“Credit goes to Ashish and his love of bird photography and for capturing images of the bird in 2012, but the big prize goes to Simon, who kept asking questions and pursuing answers, spending a lot of time looking for and at these birds. His curiosity and knowledge pushed this whole discovery.”

However, Mahood said that it took time for him to mentally process the good news and fully realise that he was a discoverer of a a new species.

“It’s kind of strange to discover a new species. There’s wasn’t really one moment of eureka, just a gradual realisation. Quite a long period of convincing people that it really was the case.”

Finding the small birds thriving in Phnom Penh was even more of a surprise.

“I always wanted to find a new species, and then I move to Phnom Penh and thought I was going in the wrong direction in terms of making bird discoveries.”

When asked if the discovery of the Cambodian tailorbird suggests that more bird species could be lurking around the Charming City, Mahood seemed doubtful.

“I’m sure there are new species of bats, rats, mice, moths, beetles, and reptiles around, but I doubt there are anymore new species of birds. Birds are a lot more known and visible. But at the same time, I would have said the same thing last year.”

However, Mahood said that the discovery of new birds, particularly in the tropics, is a matter of routine.

“Bird watchers are a little blase about the concept of discovering new birds. It seems like the nonspecialist press gets more excited about it.”

But as only one of two bird species known to reside solely in Cambodia, Hong Chamnan, a Forestry Administration official and journal article co-author, said that the bird is a matter of Khmer pride.

“It’s very important that we have a bird that we cannot find anywhere else,” he said.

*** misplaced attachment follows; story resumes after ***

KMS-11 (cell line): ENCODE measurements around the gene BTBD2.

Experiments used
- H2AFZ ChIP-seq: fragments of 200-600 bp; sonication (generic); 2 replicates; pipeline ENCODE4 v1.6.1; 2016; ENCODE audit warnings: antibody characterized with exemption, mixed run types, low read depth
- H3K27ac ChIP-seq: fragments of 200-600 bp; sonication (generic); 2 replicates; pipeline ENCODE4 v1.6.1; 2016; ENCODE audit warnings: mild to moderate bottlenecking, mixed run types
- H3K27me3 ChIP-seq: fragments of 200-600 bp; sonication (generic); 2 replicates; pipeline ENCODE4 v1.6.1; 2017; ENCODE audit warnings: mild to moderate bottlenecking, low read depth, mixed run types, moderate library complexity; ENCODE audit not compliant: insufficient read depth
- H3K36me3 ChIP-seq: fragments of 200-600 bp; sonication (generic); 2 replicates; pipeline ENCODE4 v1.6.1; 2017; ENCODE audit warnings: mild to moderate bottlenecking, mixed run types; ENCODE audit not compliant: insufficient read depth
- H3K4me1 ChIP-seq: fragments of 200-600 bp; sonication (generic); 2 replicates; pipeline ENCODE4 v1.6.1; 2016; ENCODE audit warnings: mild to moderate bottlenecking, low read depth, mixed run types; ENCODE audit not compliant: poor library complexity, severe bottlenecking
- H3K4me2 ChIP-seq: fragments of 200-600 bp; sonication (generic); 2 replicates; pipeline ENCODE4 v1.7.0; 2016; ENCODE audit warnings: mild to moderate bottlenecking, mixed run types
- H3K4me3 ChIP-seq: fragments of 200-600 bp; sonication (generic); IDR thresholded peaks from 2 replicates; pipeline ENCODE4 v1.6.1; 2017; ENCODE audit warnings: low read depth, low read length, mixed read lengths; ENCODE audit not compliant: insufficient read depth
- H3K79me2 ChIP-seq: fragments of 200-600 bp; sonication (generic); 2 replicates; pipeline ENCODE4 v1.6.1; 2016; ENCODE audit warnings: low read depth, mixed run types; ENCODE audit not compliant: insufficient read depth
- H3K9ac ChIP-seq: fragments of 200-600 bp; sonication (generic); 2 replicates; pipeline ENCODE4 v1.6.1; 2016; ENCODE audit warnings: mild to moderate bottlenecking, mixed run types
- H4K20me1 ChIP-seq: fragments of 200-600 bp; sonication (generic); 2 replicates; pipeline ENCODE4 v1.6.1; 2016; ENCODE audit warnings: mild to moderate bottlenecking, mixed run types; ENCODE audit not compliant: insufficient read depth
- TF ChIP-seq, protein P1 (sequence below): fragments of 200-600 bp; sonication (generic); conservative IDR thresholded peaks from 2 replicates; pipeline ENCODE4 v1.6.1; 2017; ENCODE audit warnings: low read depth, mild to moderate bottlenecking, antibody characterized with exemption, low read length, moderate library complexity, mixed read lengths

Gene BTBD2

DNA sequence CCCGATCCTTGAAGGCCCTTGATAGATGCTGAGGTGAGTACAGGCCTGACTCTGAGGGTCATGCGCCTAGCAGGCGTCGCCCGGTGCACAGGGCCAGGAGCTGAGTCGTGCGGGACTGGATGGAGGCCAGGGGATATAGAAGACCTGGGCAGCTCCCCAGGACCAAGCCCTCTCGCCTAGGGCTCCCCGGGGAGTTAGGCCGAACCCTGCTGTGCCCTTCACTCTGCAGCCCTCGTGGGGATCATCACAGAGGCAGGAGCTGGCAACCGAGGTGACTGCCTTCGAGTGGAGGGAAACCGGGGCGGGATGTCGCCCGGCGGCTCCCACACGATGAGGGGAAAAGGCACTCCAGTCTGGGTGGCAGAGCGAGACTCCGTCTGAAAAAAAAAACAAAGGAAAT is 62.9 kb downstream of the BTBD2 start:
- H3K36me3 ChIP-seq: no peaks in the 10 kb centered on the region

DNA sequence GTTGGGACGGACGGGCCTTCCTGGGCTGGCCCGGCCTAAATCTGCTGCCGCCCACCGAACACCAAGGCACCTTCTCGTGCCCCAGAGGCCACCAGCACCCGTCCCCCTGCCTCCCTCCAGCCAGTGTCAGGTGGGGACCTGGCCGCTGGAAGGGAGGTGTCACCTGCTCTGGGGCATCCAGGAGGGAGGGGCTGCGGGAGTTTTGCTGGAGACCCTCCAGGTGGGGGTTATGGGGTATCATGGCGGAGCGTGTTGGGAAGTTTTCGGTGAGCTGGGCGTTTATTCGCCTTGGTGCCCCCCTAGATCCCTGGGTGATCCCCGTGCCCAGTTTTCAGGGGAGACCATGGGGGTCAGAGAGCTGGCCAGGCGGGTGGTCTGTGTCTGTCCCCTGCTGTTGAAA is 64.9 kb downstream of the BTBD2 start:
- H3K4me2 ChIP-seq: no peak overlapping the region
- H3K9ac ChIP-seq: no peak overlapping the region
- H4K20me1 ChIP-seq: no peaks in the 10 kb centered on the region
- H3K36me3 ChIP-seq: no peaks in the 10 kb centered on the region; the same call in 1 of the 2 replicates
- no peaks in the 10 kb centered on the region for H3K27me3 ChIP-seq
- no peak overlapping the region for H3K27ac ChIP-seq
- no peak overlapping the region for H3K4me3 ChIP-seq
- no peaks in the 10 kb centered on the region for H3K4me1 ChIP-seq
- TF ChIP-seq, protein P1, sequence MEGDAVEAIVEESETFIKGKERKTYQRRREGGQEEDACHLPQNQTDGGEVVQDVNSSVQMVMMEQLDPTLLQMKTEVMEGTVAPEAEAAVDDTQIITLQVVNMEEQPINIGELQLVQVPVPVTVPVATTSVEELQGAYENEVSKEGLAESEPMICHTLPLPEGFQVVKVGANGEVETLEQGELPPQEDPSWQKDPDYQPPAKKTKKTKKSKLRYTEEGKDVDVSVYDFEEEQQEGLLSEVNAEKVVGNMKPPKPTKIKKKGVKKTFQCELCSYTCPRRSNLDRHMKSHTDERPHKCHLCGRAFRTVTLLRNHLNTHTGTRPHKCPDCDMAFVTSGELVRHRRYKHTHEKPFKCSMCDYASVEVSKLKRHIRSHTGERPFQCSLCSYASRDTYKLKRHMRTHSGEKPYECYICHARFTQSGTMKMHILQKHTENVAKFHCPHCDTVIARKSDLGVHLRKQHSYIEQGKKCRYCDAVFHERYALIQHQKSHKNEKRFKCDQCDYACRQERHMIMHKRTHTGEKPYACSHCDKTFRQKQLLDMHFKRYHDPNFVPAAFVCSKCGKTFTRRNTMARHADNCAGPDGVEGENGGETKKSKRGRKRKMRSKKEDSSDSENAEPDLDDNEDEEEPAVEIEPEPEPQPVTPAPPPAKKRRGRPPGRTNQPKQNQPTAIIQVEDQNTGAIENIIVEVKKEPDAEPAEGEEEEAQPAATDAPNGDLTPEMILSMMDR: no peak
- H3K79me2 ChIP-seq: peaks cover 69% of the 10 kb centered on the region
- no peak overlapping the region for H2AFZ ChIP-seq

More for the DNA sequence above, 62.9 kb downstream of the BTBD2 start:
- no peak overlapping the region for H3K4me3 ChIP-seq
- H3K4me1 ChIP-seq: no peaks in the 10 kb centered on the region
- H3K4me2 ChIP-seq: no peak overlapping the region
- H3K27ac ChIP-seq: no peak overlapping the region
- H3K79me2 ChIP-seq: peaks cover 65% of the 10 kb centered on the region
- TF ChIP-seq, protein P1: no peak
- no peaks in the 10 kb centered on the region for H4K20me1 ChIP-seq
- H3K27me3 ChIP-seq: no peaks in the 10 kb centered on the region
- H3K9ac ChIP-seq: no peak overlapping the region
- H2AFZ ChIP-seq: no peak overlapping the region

“We are very proud to have that natural resource.”

With most new species discovered in exotic, lightly-tread locations, the Cambodian tailorbird piques the interest of some because of its more humdrum origins.

“I found it incredible that a new species was found in such a densely populated area as the capital city,” said UK nature photographer Will Nicholls, who will be coming to the Kingdom later this year to produce a documentary on endangered wildlife.

“When I come to Cambodia I will be based in Phnom Penh, and will of course keep my eyes peeled for the Cambodian tailorbird.”

At the end of our failing bird watching trip at the construction site, Mahood went to one last spot and played the Cambodian tailorbird’s song.

Finally, a pair emerged from the scrub about five metres from us. With their small gray bodies and reddish tufts on the tops of their heads, they sat on the branches and chirped loudly back at us.

“As you can see, they’re not the most spectacular birds in the world,” said Mahood.

But by playing hard to get, these modest birds have caught the world’s attention.